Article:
Written by: James V. Hart, Thomas Dean Donnelly, Joshua Oppenheimer, John C. Richards
Starring: Matthew McConaughey, Steve Zahn, Penélope Cruz, Lambert Wilson, Glynn Turman
Setting a film in Africa where the inhabitants get saved by white people always deserves an eye-roll as it presents this savior methodology simply lacking any sense other than having the opportunity to place these heroes in some foreign and backward land. If it had a good reason or told a strong story, it could have some excuses as something worth watching anyway, which we do not necessarily receive in Sahara. Incredibly generic, unremarkable, and unfortunately forgettable.
Known for uncovering ancient discoveries in the dark depths of the ocean, Dirk (Matthew McConaughey) and Al (Steve Zahn) take a detour in Mali to find a lost Confederate ship from many years ago. There they encounter WHO doctor Eva Rojas (Penélope Cruz) who seeks to investigate a potential plague spreading amongst people of the nation during a civil war in the country fueled by a warlord.
Sahara certainly has plenty going on in throughout its runtime with several world-ending elements running rampant. It has plenty of flashy moments hoping to wow its audiences and it brings together a cast of actors each able to lead their own films through their own inherent charisma. All the makings of something that should theoretically drive some entertainment, but unfortunately everything in this feature feels uninteresting from its plot to its technical elements. All it leaves is a somehow overlong adventure film with not much going for it.
Elements of this feature certainly should capture my interest considering all of the facets mentioned before, but it lacks a punch to keep your eyes on the screen. This feature allows the mind to wander away and forget everything going on simply because whatever getting portrayed on the screen fails to really have a sustained level of engagement. This falls on the screenplay but also the direction making this such a languid affair missing any real zip to it.
Pinning any of this on the actors would be unfair as they mostly brought it as a collective. Even if McConaughey proves he cannot carry an action/adventure film on his shoulders he brings this rogue charisma of someone with plenty of intelligence but also can get the lady. In fact, it follows the major trend found in many films of this ilk where you have the McConaughey type and then the gorgeous love interest in Cruz and the comedic sidekick with no hopes of landing the girl because they lack the looks of the leading man in Steven Zahn. They all fit into their archetypes well but they don’t necessarily receive anything worthwhile to do with these characterizations.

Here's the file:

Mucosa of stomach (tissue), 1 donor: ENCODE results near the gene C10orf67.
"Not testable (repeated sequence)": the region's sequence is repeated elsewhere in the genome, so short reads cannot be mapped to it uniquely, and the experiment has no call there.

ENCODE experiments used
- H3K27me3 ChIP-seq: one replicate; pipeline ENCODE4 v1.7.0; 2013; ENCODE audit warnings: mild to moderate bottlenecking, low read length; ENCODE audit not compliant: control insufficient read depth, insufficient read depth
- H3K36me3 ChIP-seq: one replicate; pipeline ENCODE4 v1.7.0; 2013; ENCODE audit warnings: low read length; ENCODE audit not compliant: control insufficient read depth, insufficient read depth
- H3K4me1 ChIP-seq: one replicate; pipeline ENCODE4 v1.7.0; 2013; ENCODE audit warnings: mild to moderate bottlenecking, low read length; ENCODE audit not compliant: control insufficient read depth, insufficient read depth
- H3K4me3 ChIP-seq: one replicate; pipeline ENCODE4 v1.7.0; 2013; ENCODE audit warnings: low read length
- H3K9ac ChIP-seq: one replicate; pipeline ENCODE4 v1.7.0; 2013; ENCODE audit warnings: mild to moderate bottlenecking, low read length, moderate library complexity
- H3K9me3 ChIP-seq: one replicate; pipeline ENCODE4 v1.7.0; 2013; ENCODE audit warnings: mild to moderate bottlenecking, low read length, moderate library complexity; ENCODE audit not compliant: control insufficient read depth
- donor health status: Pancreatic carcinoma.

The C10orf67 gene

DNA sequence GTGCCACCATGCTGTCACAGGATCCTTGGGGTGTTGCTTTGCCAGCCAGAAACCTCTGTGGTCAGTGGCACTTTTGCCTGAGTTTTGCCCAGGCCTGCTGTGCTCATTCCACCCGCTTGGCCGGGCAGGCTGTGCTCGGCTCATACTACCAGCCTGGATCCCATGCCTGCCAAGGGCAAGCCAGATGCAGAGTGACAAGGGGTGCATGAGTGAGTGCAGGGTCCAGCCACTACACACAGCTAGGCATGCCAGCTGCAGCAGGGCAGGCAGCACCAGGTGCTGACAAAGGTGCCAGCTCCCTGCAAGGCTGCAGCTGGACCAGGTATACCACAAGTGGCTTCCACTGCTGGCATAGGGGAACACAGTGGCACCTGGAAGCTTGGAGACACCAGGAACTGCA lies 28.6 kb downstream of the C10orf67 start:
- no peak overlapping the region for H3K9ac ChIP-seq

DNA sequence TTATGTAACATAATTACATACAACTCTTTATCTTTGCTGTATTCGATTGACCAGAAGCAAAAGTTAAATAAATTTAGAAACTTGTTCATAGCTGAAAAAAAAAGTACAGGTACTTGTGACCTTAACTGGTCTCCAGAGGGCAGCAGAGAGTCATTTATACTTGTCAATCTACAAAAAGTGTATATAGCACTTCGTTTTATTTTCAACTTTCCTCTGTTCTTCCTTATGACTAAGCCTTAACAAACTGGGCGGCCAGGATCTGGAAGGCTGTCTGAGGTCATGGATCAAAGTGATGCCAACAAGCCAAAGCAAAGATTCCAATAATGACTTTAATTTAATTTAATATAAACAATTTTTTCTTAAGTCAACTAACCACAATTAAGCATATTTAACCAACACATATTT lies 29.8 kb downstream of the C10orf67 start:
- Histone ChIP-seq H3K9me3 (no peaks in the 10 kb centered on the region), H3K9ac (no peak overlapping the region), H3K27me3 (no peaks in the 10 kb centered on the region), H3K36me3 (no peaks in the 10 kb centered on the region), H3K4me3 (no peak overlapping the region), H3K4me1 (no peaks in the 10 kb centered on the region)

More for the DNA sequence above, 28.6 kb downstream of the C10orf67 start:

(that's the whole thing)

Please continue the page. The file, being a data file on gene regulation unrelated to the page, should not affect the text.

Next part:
The unfortunate plot of this film centers around a potential plague going through Mali causing death and some weird impact on one’s eyes. This somehow gets intertwined with a warlord who wants to downplay all of this because of reasons and a French businessman involved because of money. It certainly all cogently comes together but none of it really lands as something relatively intriguing, which is truly a shame considering the potential involved and the talent surrounding it.
Of the elements disappointing in this feature one that certainly came to play was the score by Clint Mansell. He certainly came in and decided that he wanted to craft a theme that should be remembered amongst other famous ones accompanying legendary action films. Every time it kicked in during an action sequence, it certainly raised eyebrows, and increased my disappointment it was matched with such subpar visuals. Wholly unfortunate and hopefully something not forgotten amongst everything happening around it not worthy of its quality.
With plenty of potential in all areas of its story, Sahara hugely disappointed financially and did so in regard to its filmmaking quality as well. Lacking any real energy, it very much feels like a film made in the 2000s that never truly connected and got lost in the waves of time. It almost feels like a relic of the era where McConaughey still needed to find where his niche would be in his career and this feature certainly proved action/adventure would not be one of them. Not memorable in any facet other than its score, it’s best to just move on and not think about it anymore.